A new study provides hope for MS treatment with IGF-1, which could ultimately halt the attack of T effector cells on myelin, thereby stopping disease progression.
A new study provides hope for multiple sclerosis (MS) treatment.
According to the recent report, published in EMBO (European Molecular Biology Organization) Molecular Medicine, IGF-1 may be useful for treating autoimmune disease because it stimulates the proliferation of T regulatory cells.1 T regulatory cells are responsible for suppression of immune and inflammatory responses, and assist in the self-regulation of the immune system.
IGF-1 is a naturally occurring protein that causes cell division and protects from immune system-induced stress. Also known as somatomedin, it is already an approved medication, used to increase growth in people with certain types of dwarfism.
MS is characterized by the breakdown of myelin by the body’s own immune system, for reasons that are still not understood. With more than 2.3 million people affected by MS worldwide,2 treatments for MS are greatly needed. In autoimmune diseases such as MS, T-effector cells launch an immune attack on myelin. At the same time, T-regulatory immune cells also fail. T regulatory cells normally stop the T-effector immune response.
Investigators from the European Molecular Biology Laboratory (EMBL) in Monterotondo, Italy, examined both mouse and human T cells in vitro, and found that recombinant human (rh) IGF-1 increased the number of T regulatory cells when delivered via a miniature pump. The rhIGF-1 specifically affected T regulatory cells and not other immune cell types. The scientists also found that delivering rhIGF-1 into affected tissues in a mouse model of MS-known as experimental autoimmune encephalomyelitis (EAE)- increased T regulatory cells and suppression of immune responses specifically in the spinal cords of the animals. It also improved the movement problems that are normally induced in the EAE model.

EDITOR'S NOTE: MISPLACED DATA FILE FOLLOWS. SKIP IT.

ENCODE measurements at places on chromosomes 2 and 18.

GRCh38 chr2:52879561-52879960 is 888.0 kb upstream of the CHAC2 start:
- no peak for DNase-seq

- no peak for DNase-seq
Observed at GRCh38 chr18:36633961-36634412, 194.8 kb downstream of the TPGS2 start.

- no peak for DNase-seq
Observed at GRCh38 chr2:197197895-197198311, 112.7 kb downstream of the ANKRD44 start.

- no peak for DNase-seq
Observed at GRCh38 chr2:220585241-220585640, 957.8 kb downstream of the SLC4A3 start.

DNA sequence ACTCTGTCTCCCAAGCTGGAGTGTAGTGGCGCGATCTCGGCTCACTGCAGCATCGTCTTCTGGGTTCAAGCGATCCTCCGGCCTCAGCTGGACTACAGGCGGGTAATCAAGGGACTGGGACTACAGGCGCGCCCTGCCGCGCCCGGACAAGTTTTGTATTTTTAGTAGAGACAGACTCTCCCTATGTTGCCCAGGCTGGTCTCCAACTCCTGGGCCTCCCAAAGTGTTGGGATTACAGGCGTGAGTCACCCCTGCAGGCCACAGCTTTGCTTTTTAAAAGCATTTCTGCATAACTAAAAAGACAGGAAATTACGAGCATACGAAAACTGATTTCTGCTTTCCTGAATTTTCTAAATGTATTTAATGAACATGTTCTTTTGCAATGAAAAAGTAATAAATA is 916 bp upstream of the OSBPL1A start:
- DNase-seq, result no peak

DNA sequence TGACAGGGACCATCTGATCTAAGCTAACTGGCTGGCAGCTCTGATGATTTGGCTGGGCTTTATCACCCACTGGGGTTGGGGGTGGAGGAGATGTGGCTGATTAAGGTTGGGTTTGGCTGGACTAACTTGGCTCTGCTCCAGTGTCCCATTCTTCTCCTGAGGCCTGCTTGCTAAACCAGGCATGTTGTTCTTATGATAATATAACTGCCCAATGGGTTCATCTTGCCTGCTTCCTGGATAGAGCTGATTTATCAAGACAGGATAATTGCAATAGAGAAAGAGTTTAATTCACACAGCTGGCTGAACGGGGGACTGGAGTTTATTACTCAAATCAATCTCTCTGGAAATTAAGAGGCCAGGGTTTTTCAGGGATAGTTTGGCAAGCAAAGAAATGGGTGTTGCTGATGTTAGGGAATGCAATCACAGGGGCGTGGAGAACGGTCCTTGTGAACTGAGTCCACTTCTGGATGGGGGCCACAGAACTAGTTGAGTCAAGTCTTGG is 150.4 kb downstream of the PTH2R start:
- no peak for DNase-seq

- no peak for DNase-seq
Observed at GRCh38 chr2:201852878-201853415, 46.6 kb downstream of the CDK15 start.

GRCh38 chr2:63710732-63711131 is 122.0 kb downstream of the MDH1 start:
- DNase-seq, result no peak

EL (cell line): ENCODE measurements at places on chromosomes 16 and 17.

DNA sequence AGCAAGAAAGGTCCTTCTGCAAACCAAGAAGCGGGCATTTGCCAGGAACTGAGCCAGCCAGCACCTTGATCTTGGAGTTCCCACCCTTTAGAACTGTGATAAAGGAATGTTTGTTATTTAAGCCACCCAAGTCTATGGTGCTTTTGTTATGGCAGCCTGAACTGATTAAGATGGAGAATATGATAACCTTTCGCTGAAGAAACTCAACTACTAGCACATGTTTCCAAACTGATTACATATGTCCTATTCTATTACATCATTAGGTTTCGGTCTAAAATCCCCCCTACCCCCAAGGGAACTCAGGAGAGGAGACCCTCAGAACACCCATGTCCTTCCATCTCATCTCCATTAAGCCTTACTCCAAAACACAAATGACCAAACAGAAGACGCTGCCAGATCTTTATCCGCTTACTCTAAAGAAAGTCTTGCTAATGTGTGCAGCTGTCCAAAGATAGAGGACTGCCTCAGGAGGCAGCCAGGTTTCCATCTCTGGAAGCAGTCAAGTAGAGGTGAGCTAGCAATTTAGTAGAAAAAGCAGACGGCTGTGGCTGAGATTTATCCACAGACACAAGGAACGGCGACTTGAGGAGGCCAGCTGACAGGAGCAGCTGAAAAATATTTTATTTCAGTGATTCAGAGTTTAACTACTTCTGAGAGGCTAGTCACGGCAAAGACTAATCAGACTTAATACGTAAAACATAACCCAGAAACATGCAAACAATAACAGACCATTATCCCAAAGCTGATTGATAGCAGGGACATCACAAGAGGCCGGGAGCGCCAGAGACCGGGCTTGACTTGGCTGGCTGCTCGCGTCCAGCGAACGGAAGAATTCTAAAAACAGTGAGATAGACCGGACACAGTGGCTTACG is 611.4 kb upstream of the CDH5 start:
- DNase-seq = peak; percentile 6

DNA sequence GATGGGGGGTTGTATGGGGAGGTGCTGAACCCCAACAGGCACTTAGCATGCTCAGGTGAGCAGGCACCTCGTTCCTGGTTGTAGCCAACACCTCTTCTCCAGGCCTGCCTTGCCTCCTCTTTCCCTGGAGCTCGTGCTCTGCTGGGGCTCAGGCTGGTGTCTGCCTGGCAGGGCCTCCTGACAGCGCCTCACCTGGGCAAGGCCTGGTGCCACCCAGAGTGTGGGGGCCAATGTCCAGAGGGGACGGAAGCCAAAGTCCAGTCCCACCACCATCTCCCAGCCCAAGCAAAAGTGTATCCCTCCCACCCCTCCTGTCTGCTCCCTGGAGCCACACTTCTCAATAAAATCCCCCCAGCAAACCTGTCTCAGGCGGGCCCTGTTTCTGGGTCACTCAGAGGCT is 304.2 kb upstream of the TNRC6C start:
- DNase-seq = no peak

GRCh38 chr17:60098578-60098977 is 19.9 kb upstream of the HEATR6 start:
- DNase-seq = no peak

In animals genetically modified to lack the IGF-1 receptor, the therapeutic effects of the rhIGF-1 were not observed, indicating that direct effects on the IGF-1 system are responsible for the T regulatory cell proliferation and other benefits.
The authors concluded that their study “shows that the protective action of exogenous rhIGFâ1 against autoimmune insults can be attributed to the direct stimulation of Treg cell proliferation.”
Treatment with IGF-1 could ultimately halt the attack of T effector cells on myelin, thereby stopping the progression of MS.
Because IGF is already approved and tested, clinical trials for IGF-1 may be relatively quick and easy.
1. Bilbao D, Luciani L, Johannesson B, et al. Insulin-like growth factor-1 stimulates regulatory T cells and suppresses autoimmune disease. EMBO Mol Med. 2014. pii: e201303376. doi: 10.15252/emmm.201303376
2. National MS Society Web site.
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